The Vibration Institute is offering two courses for novice and experienced managers and technicians. The first course, Basic Machine Vibrations, is geared toward those with less than one year of experience in measuring and analyzing machine vibrations. Among the topics covered: basic vibration concepts and terminology; machine monitoring principles; fault and condition analysis; operating speed fault analysis; and preparation for the Vibration Specialist I exam. Intended for those with at least three years of machinery vibration experience, the Machinery Vibration Analysis course covers: advanced vibration concepts; intro to dual-channel analysis; vibration correction techniques, and preparation for the Vibration Specialist II exam. Both courses will be held December 7-10 in Romulus, MI. For more info, go to www.vibinst.org.
One way to keep a Formula One racing team moving at breakneck speed in the pit and at the test facility is to bring CAD drawings of the racing vehicleís parts down to the test facility and even out to the track.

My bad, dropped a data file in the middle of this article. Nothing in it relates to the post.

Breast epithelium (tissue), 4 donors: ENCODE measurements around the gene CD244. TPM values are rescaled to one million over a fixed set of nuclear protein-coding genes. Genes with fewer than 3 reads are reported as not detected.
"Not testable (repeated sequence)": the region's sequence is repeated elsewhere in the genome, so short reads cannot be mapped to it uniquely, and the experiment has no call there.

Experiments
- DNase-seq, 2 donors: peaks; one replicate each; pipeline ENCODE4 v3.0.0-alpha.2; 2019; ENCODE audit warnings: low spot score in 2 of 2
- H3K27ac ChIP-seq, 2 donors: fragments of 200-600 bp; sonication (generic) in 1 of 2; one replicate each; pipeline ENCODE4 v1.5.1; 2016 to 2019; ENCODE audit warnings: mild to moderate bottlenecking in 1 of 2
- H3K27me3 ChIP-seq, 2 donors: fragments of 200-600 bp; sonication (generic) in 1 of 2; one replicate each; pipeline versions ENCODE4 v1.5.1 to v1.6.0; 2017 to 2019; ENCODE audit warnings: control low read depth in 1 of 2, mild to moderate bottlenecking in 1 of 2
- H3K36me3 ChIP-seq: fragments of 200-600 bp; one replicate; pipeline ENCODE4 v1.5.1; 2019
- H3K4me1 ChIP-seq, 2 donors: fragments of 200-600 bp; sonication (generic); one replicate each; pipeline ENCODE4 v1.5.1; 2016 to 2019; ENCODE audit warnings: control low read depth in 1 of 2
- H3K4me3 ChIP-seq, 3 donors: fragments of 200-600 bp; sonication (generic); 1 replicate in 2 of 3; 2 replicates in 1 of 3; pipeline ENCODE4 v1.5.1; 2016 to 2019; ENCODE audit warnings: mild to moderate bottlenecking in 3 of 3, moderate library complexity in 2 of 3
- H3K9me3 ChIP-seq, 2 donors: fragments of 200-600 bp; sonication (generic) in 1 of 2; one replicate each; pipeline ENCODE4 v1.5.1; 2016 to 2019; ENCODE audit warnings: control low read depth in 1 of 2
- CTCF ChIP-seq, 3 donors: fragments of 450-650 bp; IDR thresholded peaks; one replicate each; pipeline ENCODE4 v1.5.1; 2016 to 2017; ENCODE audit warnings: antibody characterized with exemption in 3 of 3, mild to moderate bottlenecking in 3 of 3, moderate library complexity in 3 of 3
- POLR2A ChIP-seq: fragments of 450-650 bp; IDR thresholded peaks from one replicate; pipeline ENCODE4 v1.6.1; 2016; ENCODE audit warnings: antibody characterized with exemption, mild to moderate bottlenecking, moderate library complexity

Most of us would just as soon step on a cockroach rather than study it, but thatís just what researchers at UC Berkeley did in the pursuit of building small, nimble robots suitable for disaster-recovery and search-and-rescue missions.
Design engineers need to prepare for a future in which their electronic products will use not just one or two, but possibly many user interfaces that involve touch, vision, gestures, and even eye movements.
Focus on Fundamentals consists of 45-minute on-line classes that cover a host of technologies.
You learn without leaving the comfort of your desk. All classes are taught by subject-matter experts and all are archived.
So if you can't attend live, attend at your convenience.